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Reconciliation

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Higher beings don’t get old. At least not in body. I used to think that was the coolest thing, but I wasn’t so sure these days. Now I wondered if I wouldn’t rather be my age in face and body as well as heart and soul.

“Ghosts don’t get older, either,” my companion informed me with a smile. “We just get harder and harder to see.”

I’d never met Tara Maclay while she was alive. She’d been after my era (as she sometimes joked, there had been Cordelia’s Sunnydale, and then post-Cordelia Sunnydale), and the part where she’d died and I’d ascended at approximately the same time had cut off any chance of a face to face meeting. But I could tell that she’d been a damn cool woman while she was alive, and she was an even cooler ghost, even if she did get harder to see as time went on. We got along well. I glowed, she faded. It was sort of a balance thing.

We were waiting to go back to Los Angeles after an extended trip through New York, London, and the Chaos Dimension of J’llyrth, where I’d spent the better part of the year liberating people from something that looked and smelled an awful lot like Angel’s old hair gel. That was pretty funny until I had to kill it. I mean, how do you kill hair gel?

“So what year is it?” I asked Tara, looking at myself in the mirror. The pinned-up French braid would do for a hairstyle. I just needed to get the last traces of hair-goo off my face. “What year? What world? What city?”

Tara rolled her eyes slightly at the dramatic monologue.

“You know we’re almost in Los Angeles,” she said dryly. “It’s 2022, and the world is the same one we were born in. And yes, Cordy, the hotel’s still standing.”

“Really?” I asked, pleased. “Sometimes I’d think–”

“Well, it’s like your friend Lorne said,” Tara replied. “Certain places are required to be, no matter what the outcome of the war. I guess the Hyperion’s one of those places.”

“Besides, Wesley? Demolish a piece of historical architecture?” I asked with a certain gallows humor. “He may be evil incarnate, but he’s still a big old historical nerd at heart.”

Tara nodded, not that she’d ever met Wesley while alive, either.

“He knows you’re coming, by the way,” she said calmly. I made a face. Damn Wes anyway–he always knew more than he should. Plus, I wasn’t going to LA for business. I was there for personal reasons, which he might cheerfully screw over to satisfy that twenty-year grudge match with Angel.

Men.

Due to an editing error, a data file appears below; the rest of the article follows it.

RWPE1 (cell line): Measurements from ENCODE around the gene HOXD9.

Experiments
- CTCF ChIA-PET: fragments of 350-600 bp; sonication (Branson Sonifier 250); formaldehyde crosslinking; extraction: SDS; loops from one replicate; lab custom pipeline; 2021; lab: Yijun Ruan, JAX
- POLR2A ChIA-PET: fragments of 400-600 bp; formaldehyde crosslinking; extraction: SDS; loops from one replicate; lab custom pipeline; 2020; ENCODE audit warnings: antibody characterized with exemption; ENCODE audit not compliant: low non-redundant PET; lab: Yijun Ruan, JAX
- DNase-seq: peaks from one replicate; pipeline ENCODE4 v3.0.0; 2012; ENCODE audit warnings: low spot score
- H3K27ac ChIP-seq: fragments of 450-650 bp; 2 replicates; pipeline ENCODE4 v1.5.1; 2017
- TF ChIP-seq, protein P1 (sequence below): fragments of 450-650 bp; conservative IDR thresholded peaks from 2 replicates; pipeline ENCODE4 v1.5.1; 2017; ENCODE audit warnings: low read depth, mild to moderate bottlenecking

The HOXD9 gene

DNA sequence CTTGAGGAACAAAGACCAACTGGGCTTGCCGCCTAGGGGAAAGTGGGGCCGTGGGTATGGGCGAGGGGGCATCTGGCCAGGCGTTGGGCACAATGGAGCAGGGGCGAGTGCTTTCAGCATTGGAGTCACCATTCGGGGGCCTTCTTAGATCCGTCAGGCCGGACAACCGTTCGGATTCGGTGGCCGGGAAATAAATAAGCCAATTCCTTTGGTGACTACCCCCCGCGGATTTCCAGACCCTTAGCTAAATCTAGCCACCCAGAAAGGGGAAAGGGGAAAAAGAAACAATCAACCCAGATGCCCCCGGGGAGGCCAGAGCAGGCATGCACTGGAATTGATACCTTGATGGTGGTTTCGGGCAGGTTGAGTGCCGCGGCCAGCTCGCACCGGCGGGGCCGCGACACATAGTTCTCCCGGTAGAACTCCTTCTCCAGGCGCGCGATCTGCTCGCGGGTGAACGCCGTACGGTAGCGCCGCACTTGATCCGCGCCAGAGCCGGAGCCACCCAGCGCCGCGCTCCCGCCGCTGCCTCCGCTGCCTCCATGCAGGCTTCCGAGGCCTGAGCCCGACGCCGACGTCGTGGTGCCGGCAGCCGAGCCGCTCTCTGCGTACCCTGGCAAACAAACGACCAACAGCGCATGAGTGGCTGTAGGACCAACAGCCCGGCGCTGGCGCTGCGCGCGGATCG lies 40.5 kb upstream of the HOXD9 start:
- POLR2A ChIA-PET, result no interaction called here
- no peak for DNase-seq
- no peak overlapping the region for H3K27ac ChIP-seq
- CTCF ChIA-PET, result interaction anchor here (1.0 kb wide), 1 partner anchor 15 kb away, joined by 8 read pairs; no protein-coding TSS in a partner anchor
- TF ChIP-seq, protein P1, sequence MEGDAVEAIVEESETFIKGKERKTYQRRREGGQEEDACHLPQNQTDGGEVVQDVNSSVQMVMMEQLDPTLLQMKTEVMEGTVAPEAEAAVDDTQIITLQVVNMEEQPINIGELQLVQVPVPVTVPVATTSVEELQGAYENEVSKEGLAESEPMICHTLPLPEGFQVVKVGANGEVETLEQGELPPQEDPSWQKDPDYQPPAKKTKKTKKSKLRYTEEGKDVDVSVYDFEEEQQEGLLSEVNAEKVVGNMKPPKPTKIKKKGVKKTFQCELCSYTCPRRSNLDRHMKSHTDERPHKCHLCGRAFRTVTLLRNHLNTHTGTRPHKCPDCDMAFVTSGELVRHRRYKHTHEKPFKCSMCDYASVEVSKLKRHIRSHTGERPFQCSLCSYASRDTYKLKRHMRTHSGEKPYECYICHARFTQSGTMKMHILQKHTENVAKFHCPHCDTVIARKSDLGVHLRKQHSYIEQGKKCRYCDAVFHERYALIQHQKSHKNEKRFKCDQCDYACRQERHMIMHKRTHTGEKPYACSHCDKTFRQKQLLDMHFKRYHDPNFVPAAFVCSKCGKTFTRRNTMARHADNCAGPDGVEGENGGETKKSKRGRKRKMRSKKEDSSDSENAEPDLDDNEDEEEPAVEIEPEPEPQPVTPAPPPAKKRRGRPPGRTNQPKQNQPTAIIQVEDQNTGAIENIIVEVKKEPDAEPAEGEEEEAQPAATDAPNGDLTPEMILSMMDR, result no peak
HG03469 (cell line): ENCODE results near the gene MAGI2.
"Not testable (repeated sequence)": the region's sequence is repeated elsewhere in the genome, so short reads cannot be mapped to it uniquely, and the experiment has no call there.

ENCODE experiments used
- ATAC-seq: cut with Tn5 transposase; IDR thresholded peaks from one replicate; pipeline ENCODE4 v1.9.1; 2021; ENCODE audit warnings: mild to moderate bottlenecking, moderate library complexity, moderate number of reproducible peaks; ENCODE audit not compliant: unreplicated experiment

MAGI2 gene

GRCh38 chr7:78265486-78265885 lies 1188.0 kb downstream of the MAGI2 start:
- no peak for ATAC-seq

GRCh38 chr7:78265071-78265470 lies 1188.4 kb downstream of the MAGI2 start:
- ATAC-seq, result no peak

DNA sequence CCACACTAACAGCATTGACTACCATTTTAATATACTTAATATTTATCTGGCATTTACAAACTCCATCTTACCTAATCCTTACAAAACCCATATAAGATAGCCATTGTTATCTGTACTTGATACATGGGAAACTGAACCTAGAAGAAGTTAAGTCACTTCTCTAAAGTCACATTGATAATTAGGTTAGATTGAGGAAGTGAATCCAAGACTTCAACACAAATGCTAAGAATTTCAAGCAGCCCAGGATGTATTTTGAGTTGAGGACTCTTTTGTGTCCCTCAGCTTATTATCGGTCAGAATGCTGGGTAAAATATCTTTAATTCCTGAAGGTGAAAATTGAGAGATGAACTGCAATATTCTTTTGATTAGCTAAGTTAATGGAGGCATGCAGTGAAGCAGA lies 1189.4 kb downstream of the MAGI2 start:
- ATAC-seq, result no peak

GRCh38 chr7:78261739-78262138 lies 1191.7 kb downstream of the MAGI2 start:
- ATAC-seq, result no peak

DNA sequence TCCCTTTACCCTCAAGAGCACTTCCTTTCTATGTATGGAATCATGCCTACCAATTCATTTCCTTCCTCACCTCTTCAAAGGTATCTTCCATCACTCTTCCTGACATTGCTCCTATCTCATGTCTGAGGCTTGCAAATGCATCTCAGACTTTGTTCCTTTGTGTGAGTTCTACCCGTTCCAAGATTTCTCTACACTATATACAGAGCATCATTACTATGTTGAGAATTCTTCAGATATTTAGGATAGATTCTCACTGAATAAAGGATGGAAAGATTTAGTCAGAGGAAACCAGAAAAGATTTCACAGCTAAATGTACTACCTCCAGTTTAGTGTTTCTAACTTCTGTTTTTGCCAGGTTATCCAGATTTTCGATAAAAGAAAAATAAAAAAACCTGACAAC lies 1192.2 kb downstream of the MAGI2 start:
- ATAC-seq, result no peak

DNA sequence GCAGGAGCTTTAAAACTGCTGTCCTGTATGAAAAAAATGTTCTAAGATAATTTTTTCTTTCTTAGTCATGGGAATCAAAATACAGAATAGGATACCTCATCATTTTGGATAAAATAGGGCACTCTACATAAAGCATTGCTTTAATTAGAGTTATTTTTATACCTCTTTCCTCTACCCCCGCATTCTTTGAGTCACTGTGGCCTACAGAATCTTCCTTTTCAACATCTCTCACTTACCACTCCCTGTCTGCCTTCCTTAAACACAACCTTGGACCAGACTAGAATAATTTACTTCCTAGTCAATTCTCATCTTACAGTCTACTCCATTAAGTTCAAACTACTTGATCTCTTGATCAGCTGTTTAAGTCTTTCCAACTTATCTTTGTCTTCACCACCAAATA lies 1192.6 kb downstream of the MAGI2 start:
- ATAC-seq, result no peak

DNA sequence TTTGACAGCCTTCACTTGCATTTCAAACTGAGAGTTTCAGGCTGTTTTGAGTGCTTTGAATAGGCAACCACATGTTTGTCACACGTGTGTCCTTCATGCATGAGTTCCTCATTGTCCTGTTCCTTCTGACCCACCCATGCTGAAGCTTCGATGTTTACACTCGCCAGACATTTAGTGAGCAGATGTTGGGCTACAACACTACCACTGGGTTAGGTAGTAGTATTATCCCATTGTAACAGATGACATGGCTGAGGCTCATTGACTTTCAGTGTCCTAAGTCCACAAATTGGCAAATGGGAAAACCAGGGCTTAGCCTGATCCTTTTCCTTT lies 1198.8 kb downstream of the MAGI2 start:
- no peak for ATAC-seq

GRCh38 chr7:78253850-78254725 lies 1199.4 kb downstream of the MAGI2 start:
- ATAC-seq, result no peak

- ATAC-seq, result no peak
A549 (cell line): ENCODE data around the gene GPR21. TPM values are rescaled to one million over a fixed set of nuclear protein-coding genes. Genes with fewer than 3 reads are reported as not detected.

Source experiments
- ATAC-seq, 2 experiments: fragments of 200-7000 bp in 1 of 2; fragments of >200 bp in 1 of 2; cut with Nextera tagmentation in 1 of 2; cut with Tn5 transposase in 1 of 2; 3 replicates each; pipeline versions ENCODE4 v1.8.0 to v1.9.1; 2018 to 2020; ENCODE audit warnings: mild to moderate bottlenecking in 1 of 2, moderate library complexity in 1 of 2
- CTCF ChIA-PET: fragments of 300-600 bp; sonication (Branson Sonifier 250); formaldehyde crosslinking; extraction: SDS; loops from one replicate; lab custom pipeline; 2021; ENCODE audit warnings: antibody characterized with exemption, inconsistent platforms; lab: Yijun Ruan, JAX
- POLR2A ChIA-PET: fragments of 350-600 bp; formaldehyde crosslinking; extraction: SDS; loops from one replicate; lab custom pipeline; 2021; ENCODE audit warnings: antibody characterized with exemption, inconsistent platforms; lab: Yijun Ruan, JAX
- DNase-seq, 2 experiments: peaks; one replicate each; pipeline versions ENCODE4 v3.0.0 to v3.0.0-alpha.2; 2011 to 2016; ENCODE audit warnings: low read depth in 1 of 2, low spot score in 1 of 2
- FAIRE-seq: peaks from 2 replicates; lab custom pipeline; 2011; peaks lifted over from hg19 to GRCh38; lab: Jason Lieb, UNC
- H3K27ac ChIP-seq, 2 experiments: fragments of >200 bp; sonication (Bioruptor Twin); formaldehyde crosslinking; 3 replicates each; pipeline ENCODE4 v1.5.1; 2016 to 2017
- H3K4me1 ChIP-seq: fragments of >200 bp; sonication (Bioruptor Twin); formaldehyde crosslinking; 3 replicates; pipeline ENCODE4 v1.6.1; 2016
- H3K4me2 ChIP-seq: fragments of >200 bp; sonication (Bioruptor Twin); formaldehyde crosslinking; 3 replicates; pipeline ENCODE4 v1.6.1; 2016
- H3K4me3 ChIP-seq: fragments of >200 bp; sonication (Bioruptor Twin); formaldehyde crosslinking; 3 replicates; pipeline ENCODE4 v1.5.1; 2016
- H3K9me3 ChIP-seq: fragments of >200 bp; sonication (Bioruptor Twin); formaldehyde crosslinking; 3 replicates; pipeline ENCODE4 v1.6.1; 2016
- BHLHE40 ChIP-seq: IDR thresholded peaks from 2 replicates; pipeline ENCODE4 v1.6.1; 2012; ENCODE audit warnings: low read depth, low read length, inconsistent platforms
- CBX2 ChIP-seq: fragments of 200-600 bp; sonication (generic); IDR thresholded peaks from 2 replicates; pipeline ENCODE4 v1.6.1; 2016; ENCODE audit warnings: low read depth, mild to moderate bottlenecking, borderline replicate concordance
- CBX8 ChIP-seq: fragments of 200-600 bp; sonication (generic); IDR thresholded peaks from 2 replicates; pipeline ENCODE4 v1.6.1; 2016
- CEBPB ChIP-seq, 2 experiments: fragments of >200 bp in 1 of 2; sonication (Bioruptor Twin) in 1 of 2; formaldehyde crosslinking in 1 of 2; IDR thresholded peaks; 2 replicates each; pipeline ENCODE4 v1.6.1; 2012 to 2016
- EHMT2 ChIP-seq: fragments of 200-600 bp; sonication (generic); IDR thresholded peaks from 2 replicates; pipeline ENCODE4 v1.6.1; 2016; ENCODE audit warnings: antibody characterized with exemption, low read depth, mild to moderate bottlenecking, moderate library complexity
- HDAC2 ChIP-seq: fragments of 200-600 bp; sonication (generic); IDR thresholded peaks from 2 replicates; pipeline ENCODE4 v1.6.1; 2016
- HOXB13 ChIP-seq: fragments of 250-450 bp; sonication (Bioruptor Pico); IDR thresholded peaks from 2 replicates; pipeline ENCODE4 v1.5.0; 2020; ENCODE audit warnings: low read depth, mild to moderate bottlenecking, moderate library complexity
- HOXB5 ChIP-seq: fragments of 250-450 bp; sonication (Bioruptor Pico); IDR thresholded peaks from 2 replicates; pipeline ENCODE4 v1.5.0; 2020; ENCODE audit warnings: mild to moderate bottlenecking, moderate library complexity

“I will fuck him up if he gets near me on this trip,” I announced. “You hear me?”

Tara flipped her hair out of her face and grinned at me wryly.

“I always hear you, Cordy,” she said. “It’s Wesley who can’t hear you.”

I sighed and looked around the ‘room’ suspiciously, getting the last bit of hair tar off my nose. No, he couldn’t hear me. But you never knew with Wolfram and Hart.

“I hope not,” I muttered. “But just in case–if you can hear me, Wesley, I will fuck you up if you bug me. Okay?”

We both paused. Utter silence echoed back.

I laughed (not a happy laugh, a bitter laugh) and finished cleaning myself off. Damn hair gel thing was worse than beach tar. I pulled open my wardrobe and looked at what I had to wear. I was dismayed to realize I had no idea what current fashion looked like.

“Hey, Tara?” I called. “What’s everyone wearing in 2022?”

“You’ll be happy to know that natural fibers are in again,” she said with a teasing smile playing at the corners of her mouth. “It’s very simple styles. Do you still have that cream dress? The raw silk one?”

I looked back from the depths of my wardrobe. “The sleeveless anklelength or the shift I put under the long black jacket?”

“Totally the ankle-length,” she replied without blinking. “Dress it up with a nice black shawl. Black’s the signal that you’re on the right side of this conflict. Then some sandals, and–”

“Voila,” I said, looking at myself in the mirror, in exactly the described outfit. I looked good. I looked young, not at all like the Warrior who’d just done five years of quality work for the Powers without a single break. It seemed rather strange that I was still so unscarred and pretty. I wasn’t going to complain, though. “Ready to go, Tara?”

“Ready, willing, and waiting,” Tara replied. “There’s nothing better than an LA vacation. At least I can talk to the Dead around there without wanting to cry. LA Dead are way more accepting of their state than most. It’s like, ‘Dude, I’m dead? Oh, well, least I don’t gotta work tomorrow.’ Then they move on.”

“The Dead are strange,” I told her, shaking my head slightly. Tara smiled back. Her eyes were suddenly that filmy, milky color that I only see once in a while on her, but much more often on other Dead types. She was a little faded, too.

“Truer words were never spoken,” she informed me, blurring back into normal ghost-Tara.

I closed my eyes. I opened them.

We were there.